Twenty-year-old Fatima tuz Zahra went to Ukraine last year with high hopes for her gynecology studies. Little did she know that her education plans would be hampered by Russia's invasion of Ukraine.
"My mother sold her car to finance my studies," she told DW, adding that her family has already spent over $10,000 (€9,515) on her studies and accommodation in Ukraine.
After the war broke out in January, she returned to Pakistan through a government-sponsored repatriation drive. Now she doesn't know when she can return to the Eastern European country.
"The war dashed our hopes to finish studies peacefully," said Zahra, a student at Kharkiv National Medical University.
"I had just finished my first semester when the war broke out," she said, adding that even if the situation improved in Ukraine, her family might not let her go back.
"There will be more inflation, which means a spike in tuition fee and other expenses," she said. "Many other students face a similar ordeal."
Authorities advise patience
Zahra isn't the only Pakistani student whose education has been affected by the war in Ukraine; government statistics show that around 1,000 students face a similar situation.
Ukraine has been a preferred destination for many Pakistani students because of its quality education and relatively cheaper school fees, compared with institutions in Western Europe.
Muhammad Azeem Irshad, another medical student, said his father spent all his savings to send him to Ukraine for higher studies. He said the Pakistani authorities must pay heed to their plight.
Jalal Uddin, a government official, said they cannot do much in the current situation.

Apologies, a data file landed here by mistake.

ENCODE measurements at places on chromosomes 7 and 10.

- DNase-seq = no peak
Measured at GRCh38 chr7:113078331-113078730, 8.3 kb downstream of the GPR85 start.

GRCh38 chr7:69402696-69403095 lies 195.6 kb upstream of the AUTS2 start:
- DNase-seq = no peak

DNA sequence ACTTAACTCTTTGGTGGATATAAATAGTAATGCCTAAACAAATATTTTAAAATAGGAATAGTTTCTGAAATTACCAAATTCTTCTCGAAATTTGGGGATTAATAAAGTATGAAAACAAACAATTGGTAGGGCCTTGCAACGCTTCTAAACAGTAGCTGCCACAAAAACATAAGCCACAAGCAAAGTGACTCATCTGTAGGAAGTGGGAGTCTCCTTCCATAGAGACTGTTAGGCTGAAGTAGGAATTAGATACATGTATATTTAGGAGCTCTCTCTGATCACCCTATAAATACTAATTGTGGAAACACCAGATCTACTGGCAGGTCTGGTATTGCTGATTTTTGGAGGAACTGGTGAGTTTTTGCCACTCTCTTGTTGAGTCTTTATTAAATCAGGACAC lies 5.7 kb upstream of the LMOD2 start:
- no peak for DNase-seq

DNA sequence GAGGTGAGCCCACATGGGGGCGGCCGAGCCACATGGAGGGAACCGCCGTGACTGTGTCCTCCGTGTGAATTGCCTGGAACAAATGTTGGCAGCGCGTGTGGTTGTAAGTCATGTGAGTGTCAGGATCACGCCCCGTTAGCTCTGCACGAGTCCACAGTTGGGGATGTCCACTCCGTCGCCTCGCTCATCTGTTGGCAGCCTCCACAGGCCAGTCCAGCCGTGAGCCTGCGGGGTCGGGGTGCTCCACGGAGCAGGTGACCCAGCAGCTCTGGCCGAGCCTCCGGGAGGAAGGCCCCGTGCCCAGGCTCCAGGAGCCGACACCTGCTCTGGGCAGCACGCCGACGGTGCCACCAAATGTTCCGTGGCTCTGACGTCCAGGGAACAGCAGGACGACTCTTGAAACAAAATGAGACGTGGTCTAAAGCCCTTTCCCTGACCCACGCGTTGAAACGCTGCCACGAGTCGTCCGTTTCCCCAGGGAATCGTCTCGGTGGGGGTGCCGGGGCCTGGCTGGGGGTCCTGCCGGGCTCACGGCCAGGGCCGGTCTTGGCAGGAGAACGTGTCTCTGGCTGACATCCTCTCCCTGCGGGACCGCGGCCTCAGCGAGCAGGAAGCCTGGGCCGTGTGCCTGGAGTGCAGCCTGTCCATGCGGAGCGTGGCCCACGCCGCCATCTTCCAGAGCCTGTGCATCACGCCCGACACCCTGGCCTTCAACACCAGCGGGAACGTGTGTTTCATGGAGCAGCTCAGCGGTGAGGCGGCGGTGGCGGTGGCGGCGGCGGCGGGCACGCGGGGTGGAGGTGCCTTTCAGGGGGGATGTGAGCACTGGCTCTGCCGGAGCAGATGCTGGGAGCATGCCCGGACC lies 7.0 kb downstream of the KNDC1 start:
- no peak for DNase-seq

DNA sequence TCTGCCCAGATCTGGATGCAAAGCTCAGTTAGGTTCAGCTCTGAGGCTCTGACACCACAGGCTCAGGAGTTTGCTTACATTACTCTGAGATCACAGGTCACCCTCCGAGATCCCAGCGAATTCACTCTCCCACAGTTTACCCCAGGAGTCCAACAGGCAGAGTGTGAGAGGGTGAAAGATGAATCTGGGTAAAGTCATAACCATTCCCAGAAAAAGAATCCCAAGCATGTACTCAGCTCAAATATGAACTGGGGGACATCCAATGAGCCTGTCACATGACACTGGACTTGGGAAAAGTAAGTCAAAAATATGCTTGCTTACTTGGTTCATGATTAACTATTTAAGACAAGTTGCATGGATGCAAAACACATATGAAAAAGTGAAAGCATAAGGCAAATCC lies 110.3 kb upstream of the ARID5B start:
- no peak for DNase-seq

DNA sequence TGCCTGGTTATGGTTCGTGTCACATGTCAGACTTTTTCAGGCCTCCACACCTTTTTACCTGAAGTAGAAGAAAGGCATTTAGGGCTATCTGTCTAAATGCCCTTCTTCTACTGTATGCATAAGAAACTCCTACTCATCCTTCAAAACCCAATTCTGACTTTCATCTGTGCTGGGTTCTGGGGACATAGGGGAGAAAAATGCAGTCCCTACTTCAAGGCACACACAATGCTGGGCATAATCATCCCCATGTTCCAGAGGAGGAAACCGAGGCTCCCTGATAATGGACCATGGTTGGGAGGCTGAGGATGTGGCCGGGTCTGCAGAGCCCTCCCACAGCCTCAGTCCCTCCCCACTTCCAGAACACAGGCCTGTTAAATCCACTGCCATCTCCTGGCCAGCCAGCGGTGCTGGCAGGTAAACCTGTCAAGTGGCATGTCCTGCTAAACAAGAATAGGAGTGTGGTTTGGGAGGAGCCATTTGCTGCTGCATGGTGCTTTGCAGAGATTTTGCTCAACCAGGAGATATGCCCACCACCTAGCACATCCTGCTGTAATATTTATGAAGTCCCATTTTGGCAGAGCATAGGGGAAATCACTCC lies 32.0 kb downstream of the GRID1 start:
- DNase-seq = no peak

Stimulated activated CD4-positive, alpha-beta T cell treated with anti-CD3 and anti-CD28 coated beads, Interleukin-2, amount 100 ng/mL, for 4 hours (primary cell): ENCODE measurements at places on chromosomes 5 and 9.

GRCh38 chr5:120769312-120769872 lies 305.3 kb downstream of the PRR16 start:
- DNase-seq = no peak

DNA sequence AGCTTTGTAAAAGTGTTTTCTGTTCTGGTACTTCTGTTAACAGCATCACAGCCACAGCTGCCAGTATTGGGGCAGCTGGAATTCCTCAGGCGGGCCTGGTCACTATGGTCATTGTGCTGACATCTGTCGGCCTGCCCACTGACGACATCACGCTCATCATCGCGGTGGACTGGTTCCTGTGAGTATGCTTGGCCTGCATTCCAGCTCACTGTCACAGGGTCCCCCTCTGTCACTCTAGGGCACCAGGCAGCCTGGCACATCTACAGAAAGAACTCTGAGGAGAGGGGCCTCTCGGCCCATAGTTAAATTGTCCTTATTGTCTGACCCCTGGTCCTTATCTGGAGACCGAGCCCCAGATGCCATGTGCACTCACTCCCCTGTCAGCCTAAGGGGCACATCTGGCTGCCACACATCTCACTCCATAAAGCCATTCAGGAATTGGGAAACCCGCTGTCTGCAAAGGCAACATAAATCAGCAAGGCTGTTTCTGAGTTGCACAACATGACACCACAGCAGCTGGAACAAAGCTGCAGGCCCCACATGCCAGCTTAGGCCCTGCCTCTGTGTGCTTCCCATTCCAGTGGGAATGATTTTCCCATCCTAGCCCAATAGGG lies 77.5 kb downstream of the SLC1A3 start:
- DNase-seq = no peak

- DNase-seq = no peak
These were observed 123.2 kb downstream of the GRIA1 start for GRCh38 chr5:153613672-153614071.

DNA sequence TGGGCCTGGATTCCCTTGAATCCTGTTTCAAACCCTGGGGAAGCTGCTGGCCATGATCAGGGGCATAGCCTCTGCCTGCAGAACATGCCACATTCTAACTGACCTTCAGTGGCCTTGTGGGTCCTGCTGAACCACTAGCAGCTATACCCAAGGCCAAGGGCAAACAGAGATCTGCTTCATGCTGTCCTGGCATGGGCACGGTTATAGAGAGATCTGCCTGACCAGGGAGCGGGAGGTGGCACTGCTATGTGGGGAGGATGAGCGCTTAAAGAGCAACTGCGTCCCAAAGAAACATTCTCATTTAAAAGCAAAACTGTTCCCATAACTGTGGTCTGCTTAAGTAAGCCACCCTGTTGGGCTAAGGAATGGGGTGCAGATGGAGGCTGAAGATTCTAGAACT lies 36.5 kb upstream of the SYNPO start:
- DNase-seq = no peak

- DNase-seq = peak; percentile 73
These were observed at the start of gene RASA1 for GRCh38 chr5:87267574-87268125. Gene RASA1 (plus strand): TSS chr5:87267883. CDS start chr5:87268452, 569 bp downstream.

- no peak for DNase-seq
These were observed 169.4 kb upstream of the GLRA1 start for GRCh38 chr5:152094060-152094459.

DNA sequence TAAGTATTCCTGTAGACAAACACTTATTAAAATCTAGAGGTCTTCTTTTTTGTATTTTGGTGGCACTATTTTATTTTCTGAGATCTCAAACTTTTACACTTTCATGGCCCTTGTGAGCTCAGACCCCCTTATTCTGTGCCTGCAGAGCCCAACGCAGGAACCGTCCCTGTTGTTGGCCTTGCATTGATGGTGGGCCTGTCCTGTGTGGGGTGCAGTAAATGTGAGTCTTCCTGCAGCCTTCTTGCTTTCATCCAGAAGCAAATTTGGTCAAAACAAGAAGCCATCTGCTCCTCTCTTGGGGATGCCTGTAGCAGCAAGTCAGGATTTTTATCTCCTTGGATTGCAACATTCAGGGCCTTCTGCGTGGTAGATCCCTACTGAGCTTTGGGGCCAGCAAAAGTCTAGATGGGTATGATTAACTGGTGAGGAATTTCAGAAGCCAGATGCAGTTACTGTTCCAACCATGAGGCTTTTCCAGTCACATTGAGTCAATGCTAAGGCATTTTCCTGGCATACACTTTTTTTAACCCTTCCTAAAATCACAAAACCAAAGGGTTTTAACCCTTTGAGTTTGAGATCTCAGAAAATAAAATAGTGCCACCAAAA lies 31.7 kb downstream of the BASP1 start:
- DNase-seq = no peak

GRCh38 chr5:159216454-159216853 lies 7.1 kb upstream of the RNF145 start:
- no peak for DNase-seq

"We cannot send the students back to Ukraine. They need to be patient," he said, adding that a six-month to one-year delay won't be a big issue. "Nothing is more precious than their lives."
Medical student Irshad said if the government didn't take prompt action, their future would be bleak.
"It seems that the Ukraine conflict will not end any time soon, therefore the government should enroll us in Pakistani medical schools," he told DW.
But Abdul Rashid, a former president of the Pakistan Medical Association in Islamabad, believes the problem can be solved.
"The government needs to allocate five seats in every medical college of the country for these students," he told DW.
Rashid said there have been precedents when the Pakistani government made allowances for Pakistani students in war-torn countries. "During the 1971 war, the students in East Pakistan, which is now Bangladesh, were enrolled in West Pakistan. In recent years, Pakistani students in Afghanistan were admitted to Pakistani medical colleges."
Transfer to local and regional schools?
Ali Raza, the vice president of the Pakistan Medical Commission, told DW that the affected students could take entrance tests in Pakistan schools. "They could also apply for a transfer to other countries in the region with similar programs."
But Irshad called the government proposals unfeasible.
"These 'equivalence tests' are for students who have returned to the country voluntarily. For instance, somebody studied three years in Hungary, came back to Pakistan to study here — these exams are for these kinds of students," he said.
"But our situation is different. We did not come back voluntarily; we were forced by a war to return to Pakistan. Students who are in first or second semester cannot take the National Equivalence Board test," he pointed out.
"Another problem is that this test requires six to seven months of preparation. We arrived in March, traumatized and shattered. How could we possibly have prepared for this test which is in June?"
Irshad added that the government proposals are also costly. "Even if we pass the test, the government will offer us an admission to private colleges that usually charge more than $11,000 a year. In Ukraine, it is just $4,500 a year," he said.
Repatriated students have urged the government to exempt them from the entrance test, and allow them to pay similar fee that they were paying in Ukraine.
Edited by: Shamil Shams